Tuvalu is one of the most remote places on Earth. Its nine tiny islands lie midway between Hawaii and Australia, to the north of Fiji. It’s also one of the most vulnerable places in the world — the highest point on Tuvalu is only three metres above sea level. So climate change, king tides, and tsunamis are all imminent threats to their survival.
Its tiny population — about 10,000 — mostly live on the small main island of Funafuti. Theirs is a largely subsistence lifestyle, so you’d think that the people of Tuvalu wouldn’t have much need of writing. And much less, report writing. Surely, in such a small society, they can just talk to each other face to face? Well, no. Even on a small remote island, people need to write.
Recently I was asked to spend a day with six people from Tuvalu, who had been brought to New Zealand by our Ministry of Primary Industries. The Tuvaluans all work for their country’s Fisheries Department. They cooperate closely with New Zealand, Australia, and the United States. The tiny country’s major source of revenue is selling fishing licences. They have to collect data on their fisheries, and report on them regularly to the overseas agencies that provide funding. So, like it or not, they have to be able to write reports for their funders.
Fish is essential for the Tuvaluans’ survival. It is their only locally produced food. Everything else has to be imported, they told me — even fruit and vegetables. Fish is also Tuvalu’s only marketable product. The Pacific Ocean around them used to teem with tuna, but overfishing, especially by foreign ships, is threatening that.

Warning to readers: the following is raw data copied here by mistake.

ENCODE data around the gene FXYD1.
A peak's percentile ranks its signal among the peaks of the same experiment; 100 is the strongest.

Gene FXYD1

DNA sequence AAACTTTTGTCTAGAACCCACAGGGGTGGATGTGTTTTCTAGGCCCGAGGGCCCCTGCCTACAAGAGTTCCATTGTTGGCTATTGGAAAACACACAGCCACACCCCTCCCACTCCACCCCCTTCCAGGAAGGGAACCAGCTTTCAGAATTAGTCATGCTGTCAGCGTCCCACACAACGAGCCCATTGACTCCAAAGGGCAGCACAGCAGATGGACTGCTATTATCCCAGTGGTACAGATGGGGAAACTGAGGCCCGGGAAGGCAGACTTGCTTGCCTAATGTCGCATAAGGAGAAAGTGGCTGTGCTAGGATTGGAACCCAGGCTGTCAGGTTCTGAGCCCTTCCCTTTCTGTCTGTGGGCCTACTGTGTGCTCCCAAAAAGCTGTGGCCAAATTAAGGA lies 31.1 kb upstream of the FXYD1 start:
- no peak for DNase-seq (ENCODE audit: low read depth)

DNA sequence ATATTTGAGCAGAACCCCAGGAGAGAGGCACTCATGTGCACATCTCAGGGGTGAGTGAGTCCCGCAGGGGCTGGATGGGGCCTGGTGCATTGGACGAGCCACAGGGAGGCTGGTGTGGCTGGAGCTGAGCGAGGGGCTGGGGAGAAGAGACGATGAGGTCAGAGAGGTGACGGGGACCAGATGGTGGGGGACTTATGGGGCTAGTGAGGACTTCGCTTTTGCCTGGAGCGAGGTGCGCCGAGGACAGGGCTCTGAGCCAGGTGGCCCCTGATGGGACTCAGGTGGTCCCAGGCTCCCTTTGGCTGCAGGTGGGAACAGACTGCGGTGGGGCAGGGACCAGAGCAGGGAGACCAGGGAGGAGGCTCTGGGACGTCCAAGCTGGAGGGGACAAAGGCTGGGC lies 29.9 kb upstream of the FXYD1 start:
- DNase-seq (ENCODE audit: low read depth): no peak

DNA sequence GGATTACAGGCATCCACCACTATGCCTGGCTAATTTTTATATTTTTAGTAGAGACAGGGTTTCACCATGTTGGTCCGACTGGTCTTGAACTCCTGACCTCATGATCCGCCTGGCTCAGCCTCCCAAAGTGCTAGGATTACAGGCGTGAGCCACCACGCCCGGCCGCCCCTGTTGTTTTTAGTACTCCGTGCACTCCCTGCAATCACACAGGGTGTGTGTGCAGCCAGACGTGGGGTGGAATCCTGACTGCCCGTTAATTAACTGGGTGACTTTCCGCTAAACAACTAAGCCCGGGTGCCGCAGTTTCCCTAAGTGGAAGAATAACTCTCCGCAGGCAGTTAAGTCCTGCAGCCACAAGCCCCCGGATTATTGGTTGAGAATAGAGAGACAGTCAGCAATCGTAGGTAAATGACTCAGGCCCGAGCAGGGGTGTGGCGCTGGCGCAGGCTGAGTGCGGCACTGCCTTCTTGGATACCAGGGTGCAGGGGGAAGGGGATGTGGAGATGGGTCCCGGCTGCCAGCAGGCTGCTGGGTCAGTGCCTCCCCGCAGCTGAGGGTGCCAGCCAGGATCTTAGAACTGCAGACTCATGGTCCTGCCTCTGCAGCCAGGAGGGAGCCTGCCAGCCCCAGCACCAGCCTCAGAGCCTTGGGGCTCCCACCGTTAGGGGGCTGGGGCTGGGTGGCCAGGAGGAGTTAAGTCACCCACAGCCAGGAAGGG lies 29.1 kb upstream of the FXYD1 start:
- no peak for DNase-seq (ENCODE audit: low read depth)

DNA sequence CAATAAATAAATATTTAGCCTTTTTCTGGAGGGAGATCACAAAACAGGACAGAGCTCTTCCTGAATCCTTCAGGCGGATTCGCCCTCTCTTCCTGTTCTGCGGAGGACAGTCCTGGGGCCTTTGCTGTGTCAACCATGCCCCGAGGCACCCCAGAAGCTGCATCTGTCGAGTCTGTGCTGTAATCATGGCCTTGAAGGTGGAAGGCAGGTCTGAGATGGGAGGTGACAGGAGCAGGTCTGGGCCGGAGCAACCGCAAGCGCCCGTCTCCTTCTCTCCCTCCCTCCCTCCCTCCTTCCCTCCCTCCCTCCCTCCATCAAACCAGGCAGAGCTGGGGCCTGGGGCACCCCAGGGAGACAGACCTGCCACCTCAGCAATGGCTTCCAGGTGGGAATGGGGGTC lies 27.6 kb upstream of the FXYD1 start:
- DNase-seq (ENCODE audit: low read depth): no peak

Most of the Tuvaluans I was training to write reports are former professional fishers. It makes sense. Who better to recruit to promote sustainable fishing, and discourage poaching, than those who truly understand the mentality of fishers? And being a fisheries official in Tuvalu doesn’t just mean sitting in an office. They told me they also dive for fish samples, and collect data in a completely hands-on way.
Naturally enough, writing was their least favourite part of their job. They’d believed they needed to write complex, official-sounding documents, and they struggled with how to make their reports sound sufficiently bureaucratic. To make matters worse, some of them had little formal education, and they were writing in their second language, English.
We looked at what their reports needed to do. Who would receive them, and what did they need to know? We broke the information down into simple chunks, and encouraged them to write their messages in everyday language. Wide smiles broke out on their faces as they realised they could write in a more natural-sounding way, and that short reports are good if they contain everything the reader needs.
For me, working with the Tuvaluans was inspiring. I could see how writing reports connected with their work and lives — and why it mattered. Giving them a few simple writing tools could make a huge difference for them. They knew it too, and loved the chance to learn practical skills. Writing good reports won’t solve Tuvalu’s problems. But it can help them explain their situation to those who can help. And that’s a good start.